Forum for Science, Industry and Business

Sponsored by:     3M 
Search our Site:

 

Scientists Find New Way to Assess Where Cotton-Killing Pests Develop

04.12.2002


In a finding that could have broad implications for farmers’ ability to stop pests from decimating cotton crops, scientists from North Carolina State University and agricultural research stations in the Cotton Belt have developed a new technique to determine where the larvae of certain agricultural pests develop.



The study, which looks at the characteristics of the moths that the larvae turn into, shows that a large majority of late-season moths in the Cotton Belt - specifically Helicoverpa zea, a major pest of cotton commonly known as the cotton bollworm - are not developing on cotton and soybean plants, as the prevailing theory suggests, but are developing instead on plants like corn.

The research suggests that this non-toxic corn, therefore, provides a major refuge for H. zea moths, and as such is critical to halting the evolution of insecticide-immune pests, perhaps more so than existing small cotton refuges.


The scientists published their work in Proceedings of the National Academy of Sciences.

Although it seems counterintuitive, non-toxic refuges are essential to controlling pests like the cotton bollworm because the pests that come from these refuges have little to no immunity to toxins. It is estimated that about 80 to 95 percent of cotton bollworms are killed by transgenic cotton plants that produce Bt toxin - derived from the bacterium Bacillus thuringiensis - leaving a fair number of potentially immune caterpillars moving about. When these immune pests mate with pests from non-toxic plants, offspring are not immune to the Bt toxin, and are likely susceptible to die a Bt toxin-induced death.

The scientists - including NC State’s Dr. Fred Gould, William Neal Reynolds Professor of entomology, and Dr. Neal Blair, professor of marine, earth and atmospheric sciences; representatives from the USDA’s Southern Crops Research Lab in College Station, Texas, and the Louisiana Agricultural Experiment Station in Bossier City, La.; and two NC State students -used a novel technique called stable isotope assessment to gauge the origination of moths in late summer. The work was supported by the USDA Biotechnology Risk Assessment Program and the W.M. Keck Center for Behavioral Biology.

The scientists compared the ratios of carbon isotopes 13C and 12C in moths captured over three- and four-year periods from August to October in areas of Louisiana and Texas. These so-called stable isotopes are present in every living organism and in the air. Plants with a certain type of photosynthesis - those with C3 physiology, like cotton - are more depleted in 13C relative to 12C than plants with C4 physiology, like corn. Thus, looking at these ratios in moth wing tissue can provide clues to where the moths grew up, the researchers assert.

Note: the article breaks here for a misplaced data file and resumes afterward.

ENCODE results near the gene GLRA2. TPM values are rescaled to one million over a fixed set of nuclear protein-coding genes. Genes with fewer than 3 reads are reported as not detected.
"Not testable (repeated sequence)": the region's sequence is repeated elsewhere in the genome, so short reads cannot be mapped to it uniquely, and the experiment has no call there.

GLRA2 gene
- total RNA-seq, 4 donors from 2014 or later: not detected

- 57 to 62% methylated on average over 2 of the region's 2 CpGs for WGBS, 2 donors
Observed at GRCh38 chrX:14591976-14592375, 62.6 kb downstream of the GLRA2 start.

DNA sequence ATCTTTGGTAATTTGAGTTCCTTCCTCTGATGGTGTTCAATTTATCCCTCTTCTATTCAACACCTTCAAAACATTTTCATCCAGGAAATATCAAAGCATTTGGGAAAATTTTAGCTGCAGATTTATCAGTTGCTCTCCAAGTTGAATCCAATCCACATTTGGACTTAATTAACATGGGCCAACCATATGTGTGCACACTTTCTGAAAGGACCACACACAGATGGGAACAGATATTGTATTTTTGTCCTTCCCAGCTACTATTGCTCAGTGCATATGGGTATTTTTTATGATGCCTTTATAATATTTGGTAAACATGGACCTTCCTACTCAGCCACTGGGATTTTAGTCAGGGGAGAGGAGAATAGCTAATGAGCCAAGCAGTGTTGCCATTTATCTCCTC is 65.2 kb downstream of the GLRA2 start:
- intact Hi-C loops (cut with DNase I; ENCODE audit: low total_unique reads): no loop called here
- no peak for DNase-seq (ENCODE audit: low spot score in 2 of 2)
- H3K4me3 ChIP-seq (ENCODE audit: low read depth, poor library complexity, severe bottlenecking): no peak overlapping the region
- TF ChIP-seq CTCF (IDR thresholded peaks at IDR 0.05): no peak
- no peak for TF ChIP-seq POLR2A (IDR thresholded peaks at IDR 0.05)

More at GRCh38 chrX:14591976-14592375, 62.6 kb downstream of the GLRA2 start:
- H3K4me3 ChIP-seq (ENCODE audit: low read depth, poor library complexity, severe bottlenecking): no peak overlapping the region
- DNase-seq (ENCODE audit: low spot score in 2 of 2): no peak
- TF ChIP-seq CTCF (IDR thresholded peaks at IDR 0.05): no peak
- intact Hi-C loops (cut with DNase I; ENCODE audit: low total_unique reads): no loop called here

And knowing where the moths develop gives researchers clues to how refuges - plants that are not treated with insecticides - are working to put the brakes on the evolution of pests that are genetically resistant to insecticides.

Currently, about 60 percent of cotton grown in the Cotton Belt contains Bt toxin. The Environmental Protection Agency allows the planting of 50 percent Bt corn in cotton-growing areas, as opposed to 80 percent Bt corn in regions where cotton is not grown, Gould says. This policy assumes that H. zea moths migrate from the Cotton Belt to northern Corn Belt states in the summer, but do not return in the fall.

But, since less than 50 percent of late-season moths captured in the study were fed as larvae on cotton, they may be migrating from the Corn Belt, Gould says. This means the traditional assumptions about late-season H. zea moths - that they grow up on cotton, migrate to northern Corn Belt states and then die - seem to be wrong.

"Corn is most likely serving as the predominant alternate C4 host for H. zea," the paper asserts. "Currently, less than 25 percent of U.S. corn produces Bt toxin. If, in the future, most field corn planted in the northern and southern United States remains in non-Bt producing varieties, it could serve as a major H. zea refuge. Maintaining the current limit of 50 percent non-Bt corn in cotton-growing areas therefore seems appropriate for maintaining the long-term utility of Bt cotton."